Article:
This style of installation is fairly common even here in the Philippines with the front panel being a complete unit. In the UK and probably most of Europe though we generally go for carcass construction which makes individual cabinets that are bolted together to form up the kitchen. Generally more expensive than the method in the video but also they do come raised off the ground which can be helpful for things like cleaning or avoiding damage during floods. A blown out plinth is cheap to replace but looking at either design as the one in the video is using treated wood it would probably hold up well in a minor flood. When I talk about flooding not talking about the burst banks of the Nile for example but things like burst pipes in cold spells when your out.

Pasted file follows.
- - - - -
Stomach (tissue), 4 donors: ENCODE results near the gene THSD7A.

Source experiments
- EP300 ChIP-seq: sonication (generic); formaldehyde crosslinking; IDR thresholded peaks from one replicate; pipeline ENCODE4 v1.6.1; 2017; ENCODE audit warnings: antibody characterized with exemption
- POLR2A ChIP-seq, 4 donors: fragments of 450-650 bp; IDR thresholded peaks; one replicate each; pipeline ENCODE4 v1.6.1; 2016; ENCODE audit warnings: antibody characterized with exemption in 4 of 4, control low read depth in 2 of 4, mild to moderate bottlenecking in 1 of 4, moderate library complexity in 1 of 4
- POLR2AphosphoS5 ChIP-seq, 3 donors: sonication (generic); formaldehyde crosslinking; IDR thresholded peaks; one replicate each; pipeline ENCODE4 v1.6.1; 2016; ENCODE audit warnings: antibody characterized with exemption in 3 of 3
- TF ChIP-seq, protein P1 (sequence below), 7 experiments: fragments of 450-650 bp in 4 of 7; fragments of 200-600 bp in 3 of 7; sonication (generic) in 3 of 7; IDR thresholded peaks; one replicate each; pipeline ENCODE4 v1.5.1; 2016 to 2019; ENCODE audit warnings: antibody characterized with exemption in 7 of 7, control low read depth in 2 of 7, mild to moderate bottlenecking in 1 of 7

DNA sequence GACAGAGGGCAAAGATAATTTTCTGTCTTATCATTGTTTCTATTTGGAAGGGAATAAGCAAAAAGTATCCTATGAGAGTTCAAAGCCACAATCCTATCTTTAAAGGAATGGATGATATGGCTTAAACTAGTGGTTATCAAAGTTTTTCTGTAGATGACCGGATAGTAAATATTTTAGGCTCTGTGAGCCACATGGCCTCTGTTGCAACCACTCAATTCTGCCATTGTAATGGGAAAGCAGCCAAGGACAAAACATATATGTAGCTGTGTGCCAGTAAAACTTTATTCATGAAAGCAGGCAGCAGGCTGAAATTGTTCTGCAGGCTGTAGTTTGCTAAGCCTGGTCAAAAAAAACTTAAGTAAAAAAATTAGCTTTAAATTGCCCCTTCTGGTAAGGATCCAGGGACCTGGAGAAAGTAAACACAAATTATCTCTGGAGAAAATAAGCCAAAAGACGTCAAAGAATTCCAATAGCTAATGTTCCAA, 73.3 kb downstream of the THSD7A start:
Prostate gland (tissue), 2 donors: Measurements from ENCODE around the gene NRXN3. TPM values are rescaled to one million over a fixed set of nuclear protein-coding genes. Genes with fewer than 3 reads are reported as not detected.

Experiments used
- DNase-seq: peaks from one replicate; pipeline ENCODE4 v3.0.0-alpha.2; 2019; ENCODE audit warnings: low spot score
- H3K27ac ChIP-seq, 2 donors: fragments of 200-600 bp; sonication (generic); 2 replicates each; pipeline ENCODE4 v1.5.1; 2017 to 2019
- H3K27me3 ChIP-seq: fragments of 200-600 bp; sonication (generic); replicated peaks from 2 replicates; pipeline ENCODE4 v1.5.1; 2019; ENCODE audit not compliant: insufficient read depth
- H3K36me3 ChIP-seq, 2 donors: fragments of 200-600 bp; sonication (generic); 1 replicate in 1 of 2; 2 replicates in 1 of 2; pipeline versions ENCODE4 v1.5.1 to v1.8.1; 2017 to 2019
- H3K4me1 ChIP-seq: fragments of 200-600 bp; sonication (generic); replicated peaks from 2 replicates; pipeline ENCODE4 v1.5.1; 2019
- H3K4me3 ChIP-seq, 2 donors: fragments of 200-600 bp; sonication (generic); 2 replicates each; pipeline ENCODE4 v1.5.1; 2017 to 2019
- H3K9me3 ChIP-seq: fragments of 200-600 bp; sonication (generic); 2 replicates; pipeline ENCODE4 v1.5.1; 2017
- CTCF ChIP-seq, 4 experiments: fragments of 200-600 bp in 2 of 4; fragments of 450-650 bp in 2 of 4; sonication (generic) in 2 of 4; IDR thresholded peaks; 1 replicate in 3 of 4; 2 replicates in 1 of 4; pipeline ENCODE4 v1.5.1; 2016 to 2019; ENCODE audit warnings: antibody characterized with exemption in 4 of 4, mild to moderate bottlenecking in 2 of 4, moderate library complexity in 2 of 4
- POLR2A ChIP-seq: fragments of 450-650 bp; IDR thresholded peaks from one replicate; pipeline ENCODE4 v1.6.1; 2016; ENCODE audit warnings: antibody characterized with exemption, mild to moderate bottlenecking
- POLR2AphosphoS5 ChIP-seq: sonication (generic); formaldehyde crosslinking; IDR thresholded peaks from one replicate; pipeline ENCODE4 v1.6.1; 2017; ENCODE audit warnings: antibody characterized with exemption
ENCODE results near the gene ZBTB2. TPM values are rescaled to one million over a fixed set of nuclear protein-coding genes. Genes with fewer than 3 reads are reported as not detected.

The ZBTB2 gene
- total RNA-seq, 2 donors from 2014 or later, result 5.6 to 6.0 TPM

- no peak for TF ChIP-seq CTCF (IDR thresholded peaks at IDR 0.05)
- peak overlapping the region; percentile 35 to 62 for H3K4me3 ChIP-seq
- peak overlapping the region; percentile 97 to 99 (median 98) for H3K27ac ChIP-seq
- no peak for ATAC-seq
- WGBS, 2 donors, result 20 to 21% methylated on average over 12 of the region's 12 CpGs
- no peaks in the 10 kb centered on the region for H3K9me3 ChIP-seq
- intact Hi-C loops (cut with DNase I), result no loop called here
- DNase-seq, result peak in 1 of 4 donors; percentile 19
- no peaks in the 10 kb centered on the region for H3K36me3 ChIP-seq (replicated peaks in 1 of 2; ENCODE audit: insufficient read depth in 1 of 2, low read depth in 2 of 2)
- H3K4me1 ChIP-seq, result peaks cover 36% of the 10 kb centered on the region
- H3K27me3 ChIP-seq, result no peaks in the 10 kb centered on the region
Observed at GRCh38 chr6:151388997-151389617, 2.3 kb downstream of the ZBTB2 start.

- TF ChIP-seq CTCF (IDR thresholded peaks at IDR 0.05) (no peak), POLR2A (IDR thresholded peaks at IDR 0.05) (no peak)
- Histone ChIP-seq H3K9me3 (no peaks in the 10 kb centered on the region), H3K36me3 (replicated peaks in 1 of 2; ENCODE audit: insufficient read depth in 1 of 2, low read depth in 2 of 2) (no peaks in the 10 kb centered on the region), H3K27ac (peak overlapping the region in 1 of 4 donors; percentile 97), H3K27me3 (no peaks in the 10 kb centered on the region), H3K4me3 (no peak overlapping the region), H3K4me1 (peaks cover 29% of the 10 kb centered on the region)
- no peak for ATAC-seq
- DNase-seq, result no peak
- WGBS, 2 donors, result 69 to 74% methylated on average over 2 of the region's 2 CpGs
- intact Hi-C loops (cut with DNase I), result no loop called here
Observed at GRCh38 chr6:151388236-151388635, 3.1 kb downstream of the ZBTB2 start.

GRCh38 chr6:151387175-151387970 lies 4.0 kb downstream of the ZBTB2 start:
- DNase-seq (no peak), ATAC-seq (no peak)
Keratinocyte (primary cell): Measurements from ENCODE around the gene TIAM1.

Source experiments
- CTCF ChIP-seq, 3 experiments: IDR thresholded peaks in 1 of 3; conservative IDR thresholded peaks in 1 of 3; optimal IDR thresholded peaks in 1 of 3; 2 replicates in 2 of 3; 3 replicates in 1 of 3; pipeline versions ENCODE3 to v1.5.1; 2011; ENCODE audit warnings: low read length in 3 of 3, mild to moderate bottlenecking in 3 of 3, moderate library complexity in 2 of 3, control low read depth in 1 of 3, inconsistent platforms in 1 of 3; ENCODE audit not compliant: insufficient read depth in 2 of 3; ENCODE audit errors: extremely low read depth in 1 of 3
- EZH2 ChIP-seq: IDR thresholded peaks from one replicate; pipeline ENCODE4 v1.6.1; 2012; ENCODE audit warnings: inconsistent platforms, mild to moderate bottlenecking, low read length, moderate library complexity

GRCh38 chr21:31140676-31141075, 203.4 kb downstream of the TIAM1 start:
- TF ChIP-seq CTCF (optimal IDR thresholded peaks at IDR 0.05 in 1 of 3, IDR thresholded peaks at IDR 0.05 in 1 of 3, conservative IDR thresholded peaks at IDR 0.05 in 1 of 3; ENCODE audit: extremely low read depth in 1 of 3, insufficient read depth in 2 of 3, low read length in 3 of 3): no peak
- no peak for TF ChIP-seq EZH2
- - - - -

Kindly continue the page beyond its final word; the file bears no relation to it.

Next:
Not everything runs smoothly and having the microwave mounted on its brackets ready to go, plugged it in and nothing! A quick call to Best Buy and a replacement was ordered for next Wednesday giving me two delays on the project as the kitchen cabinet parts are still due from Ikea.
When I thought about tiling myself I wasn’t too keen on doing it even with instruction from a friend who is a tiler. Surprising though once the first one went on everything fell into place and by the following day it was ready to grout. It also depends how fussy you are and how much attention you put into preparation for the grout. I made sure that after tiling the cracks were free of any excess adhesive and that there was none left on the tile faces. Although once done it means you get a really good finish when you grout as there is no residue from the tile fixing to spoil it. Next job shower door and glass.
After nearly a month of rain I am hoping we can get the water and sewer trenches finished as it looks like next week is going to be dry. Then its on to the plumber doing final connections and the home is ready to move in.